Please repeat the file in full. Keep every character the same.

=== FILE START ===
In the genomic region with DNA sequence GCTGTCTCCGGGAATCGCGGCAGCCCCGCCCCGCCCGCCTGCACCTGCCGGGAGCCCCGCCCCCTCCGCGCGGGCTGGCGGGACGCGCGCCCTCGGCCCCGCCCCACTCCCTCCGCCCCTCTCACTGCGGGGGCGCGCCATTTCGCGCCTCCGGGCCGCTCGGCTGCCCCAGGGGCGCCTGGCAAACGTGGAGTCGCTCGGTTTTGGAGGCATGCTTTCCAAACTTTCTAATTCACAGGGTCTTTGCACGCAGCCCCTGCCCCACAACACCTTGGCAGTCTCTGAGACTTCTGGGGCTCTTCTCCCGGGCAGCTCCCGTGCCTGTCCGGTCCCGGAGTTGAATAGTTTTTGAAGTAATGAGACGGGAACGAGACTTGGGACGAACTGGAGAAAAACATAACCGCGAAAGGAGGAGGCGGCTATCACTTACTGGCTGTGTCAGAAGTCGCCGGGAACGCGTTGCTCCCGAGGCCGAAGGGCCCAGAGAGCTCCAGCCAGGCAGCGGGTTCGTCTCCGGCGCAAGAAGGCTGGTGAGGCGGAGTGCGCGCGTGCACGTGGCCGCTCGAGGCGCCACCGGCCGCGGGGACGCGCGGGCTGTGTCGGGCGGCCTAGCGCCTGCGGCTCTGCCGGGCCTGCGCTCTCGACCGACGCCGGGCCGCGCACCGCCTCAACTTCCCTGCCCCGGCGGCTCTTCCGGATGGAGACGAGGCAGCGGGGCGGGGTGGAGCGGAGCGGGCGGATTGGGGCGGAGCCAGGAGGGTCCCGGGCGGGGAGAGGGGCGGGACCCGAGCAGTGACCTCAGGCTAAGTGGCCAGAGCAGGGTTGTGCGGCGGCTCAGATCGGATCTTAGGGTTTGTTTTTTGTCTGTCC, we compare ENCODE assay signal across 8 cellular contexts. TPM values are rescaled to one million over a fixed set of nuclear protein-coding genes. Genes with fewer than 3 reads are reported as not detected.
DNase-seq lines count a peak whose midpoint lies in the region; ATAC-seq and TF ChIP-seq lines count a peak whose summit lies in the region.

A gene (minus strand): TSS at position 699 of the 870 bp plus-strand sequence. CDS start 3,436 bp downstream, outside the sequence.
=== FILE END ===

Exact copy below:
In the genomic region with DNA sequence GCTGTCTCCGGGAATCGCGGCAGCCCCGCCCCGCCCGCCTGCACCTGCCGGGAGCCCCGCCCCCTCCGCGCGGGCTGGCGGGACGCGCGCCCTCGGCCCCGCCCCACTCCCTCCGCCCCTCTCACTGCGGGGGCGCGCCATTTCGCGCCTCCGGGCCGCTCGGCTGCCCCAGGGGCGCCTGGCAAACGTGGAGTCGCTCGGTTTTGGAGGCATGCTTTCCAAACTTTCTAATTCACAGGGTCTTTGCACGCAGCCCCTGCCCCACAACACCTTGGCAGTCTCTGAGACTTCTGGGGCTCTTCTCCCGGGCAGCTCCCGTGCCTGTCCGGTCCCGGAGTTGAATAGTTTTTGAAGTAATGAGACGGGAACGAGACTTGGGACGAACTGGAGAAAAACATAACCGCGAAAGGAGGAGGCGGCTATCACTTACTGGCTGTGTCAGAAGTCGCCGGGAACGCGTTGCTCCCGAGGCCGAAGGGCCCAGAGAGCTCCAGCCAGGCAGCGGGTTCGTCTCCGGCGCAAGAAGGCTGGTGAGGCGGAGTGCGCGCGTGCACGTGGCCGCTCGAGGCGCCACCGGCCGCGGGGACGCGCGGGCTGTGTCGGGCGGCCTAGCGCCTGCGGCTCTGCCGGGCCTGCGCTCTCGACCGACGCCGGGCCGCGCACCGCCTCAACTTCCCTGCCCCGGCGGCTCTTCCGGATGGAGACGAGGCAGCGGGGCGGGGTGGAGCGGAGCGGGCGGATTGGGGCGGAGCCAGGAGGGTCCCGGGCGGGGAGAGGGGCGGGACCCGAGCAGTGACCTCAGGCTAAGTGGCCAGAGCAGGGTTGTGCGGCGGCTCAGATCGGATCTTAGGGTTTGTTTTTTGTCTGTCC, we compare ENCODE assay signal across 8 cellular contexts. TPM values are rescaled to one million over a fixed set of nuclear protein-coding genes. Genes with fewer than 3 reads are reported as not detected.
DNase-seq lines count a peak whose midpoint lies in the region; ATAC-seq and TF ChIP-seq lines count a peak whose summit lies in the region.

A gene (minus strand): TSS at position 699 of the 870 bp plus-strand sequence. CDS start 3,436 bp downstream, outside the sequence.